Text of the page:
With the overworld such a hostile place, the termites aim to spend all their time in their roomy and ever-expanding tunnel network, so having evenly spaced debris piles helps make sure that they’re never too far from a place to dump some dirt.

Scott Turner, a physiologist at SUNY who studies termites in southern Africa, isn’t surprised that these Brazilian termites can reshape the world to suit their needs. “It’s one of the underappreciated stories about social insect biology, just by the simple act of moving soil these things can carry out incredible feats of modification of their environment,” he says. He thinks it would be even more interesting to learn just how much dirt the insects are moving, which can be measured by embedding styrofoam beads in the soil and seeing how fast the termites clear them away. Doing so would help show how erosion might balance out this mound growth.

Funch first took an interest in the mounds in the early 80’s after finishing a tour in the Peace Corps. They were a familiar feature of the local landscape, but because they were buried under a 20-foot layer of interwoven spiny bushes and trees known as caatinga, no one had taken the time or risked the scratches to study them in depth. Eventually, local activity made them more accessible. “If the farmers hadn’t opened some of the roadside land for grazing, no one would have seen these mounds,” Funch says.

Still, another 30 years went by before Funch got the chance to take on the project himself. A botanist by training, he applied to do a post-doctoral study on the caatinga vegetation as an excuse to dig into the mounds. His recent results build upon his 2015 publication introducing the earthworks, as well as a 2017 survey of satellite imagery by French researchers documenting their extent.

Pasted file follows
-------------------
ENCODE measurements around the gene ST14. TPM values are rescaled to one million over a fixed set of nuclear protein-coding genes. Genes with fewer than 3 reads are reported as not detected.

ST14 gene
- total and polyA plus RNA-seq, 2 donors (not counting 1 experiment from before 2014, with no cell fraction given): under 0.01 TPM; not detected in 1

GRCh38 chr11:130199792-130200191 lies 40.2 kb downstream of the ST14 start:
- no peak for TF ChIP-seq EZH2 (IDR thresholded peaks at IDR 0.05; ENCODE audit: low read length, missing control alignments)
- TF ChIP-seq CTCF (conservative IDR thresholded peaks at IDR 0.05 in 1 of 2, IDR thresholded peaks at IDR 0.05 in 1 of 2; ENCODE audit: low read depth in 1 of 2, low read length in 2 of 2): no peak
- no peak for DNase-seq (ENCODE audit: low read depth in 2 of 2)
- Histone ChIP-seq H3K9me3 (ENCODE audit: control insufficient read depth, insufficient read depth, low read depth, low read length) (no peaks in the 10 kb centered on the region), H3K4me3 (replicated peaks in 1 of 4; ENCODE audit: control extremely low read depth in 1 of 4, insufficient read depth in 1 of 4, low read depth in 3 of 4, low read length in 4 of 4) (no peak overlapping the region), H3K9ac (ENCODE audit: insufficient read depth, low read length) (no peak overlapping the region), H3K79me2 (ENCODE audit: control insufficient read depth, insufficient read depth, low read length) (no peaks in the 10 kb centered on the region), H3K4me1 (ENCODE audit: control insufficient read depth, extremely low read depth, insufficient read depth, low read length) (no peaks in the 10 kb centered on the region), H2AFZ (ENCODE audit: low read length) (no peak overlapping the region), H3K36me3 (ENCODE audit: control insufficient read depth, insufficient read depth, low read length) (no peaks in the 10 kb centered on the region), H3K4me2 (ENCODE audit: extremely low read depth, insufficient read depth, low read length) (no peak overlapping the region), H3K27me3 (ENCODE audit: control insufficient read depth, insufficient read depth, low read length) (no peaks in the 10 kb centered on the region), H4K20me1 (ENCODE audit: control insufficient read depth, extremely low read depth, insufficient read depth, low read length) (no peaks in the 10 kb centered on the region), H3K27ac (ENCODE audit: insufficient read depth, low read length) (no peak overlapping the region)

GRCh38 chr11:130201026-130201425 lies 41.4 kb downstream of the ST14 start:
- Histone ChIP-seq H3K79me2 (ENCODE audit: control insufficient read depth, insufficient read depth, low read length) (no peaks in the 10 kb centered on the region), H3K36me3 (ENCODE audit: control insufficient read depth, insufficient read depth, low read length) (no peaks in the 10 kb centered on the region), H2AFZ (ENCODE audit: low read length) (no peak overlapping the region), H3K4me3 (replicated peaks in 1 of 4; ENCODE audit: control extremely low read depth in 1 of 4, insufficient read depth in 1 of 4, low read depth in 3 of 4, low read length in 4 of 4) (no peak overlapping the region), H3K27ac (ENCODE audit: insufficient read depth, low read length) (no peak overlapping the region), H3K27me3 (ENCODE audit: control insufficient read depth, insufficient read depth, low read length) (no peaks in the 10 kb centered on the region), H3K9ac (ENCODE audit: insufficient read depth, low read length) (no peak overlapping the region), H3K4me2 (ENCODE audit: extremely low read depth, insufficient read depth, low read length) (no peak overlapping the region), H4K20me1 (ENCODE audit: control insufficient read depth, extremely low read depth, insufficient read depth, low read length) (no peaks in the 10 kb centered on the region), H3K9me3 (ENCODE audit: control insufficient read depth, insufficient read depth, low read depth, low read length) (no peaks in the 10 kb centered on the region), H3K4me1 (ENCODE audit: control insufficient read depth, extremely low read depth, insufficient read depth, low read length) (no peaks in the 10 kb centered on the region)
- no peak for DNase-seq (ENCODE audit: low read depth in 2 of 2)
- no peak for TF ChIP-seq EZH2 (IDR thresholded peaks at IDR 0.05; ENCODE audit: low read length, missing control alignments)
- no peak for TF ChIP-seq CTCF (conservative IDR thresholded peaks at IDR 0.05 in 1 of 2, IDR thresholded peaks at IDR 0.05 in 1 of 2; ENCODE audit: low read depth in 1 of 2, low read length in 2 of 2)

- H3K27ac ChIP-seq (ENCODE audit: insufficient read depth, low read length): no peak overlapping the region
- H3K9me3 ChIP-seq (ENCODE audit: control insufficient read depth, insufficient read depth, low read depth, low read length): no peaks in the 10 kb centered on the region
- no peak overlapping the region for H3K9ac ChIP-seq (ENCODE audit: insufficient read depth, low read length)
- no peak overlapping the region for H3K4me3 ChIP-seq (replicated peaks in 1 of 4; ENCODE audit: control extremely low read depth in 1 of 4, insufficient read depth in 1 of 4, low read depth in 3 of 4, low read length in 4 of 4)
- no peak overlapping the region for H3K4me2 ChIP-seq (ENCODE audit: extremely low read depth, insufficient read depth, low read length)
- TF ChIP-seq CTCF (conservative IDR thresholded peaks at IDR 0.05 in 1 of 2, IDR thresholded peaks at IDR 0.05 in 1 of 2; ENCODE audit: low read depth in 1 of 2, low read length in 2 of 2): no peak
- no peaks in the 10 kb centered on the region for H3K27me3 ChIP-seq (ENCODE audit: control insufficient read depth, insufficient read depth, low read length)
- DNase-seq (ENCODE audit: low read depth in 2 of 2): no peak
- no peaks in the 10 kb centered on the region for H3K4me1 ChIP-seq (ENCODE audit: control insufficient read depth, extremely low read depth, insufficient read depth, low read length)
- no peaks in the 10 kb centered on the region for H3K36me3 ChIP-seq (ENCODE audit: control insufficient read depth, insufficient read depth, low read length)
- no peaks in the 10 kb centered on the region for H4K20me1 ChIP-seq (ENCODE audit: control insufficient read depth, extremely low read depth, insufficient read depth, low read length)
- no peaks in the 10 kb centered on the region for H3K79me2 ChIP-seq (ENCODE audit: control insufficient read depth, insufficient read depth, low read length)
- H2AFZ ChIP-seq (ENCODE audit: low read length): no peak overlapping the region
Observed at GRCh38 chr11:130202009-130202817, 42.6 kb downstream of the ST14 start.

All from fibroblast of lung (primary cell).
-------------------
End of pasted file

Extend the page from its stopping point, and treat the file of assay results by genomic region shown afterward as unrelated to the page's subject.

Despite the fact that scientists have lived largely ignorant of these cones, they’ve been around for quite a long time. Funch dated 11 samples from all over northeastern Brazil with a relatively new technique that uses cosmic ray strikes as a natural clock. As particles from deep space slam into crystals inside the mounds, electrons get knocked loose and stuck in new locations at a predictable rate. When researchers heat or illuminate the crystals in a lab, the electrons fall back to their original locations, giving off a faint flash. Based on the number of these flares, the team determined that the mounds sampled ranged from about 700 to nearly 4,000 years of age. In future studies, Funch hopes to sample more mounds to get a more accurate range, and also different layers within a single mound, which would give an idea of how long a mound takes to form.

A field full of termite mounds
An area where farmers have cleared the caatinga for pasture, revealing a sea of regularly spaced mounds. Courtesy of Roy Funch

His team has more dramatic plans as well. He and co-author Stephen Martin, an entomologist at the University of Salford in England, have pushed fiber-optic cameras down the tunnel as far as they could go, but twists and turns stopped them before they could find a queen’s chamber. The next step, Funch says, is to “back-hoe a few mounds into oblivion” and mount a full expedition into this unexplored world, both to locate a queen and to figure out the basic structure of the tunnel network. “We don’t know anything about the architecture or the geography,” he says. “We’ve only just scratched the surface.”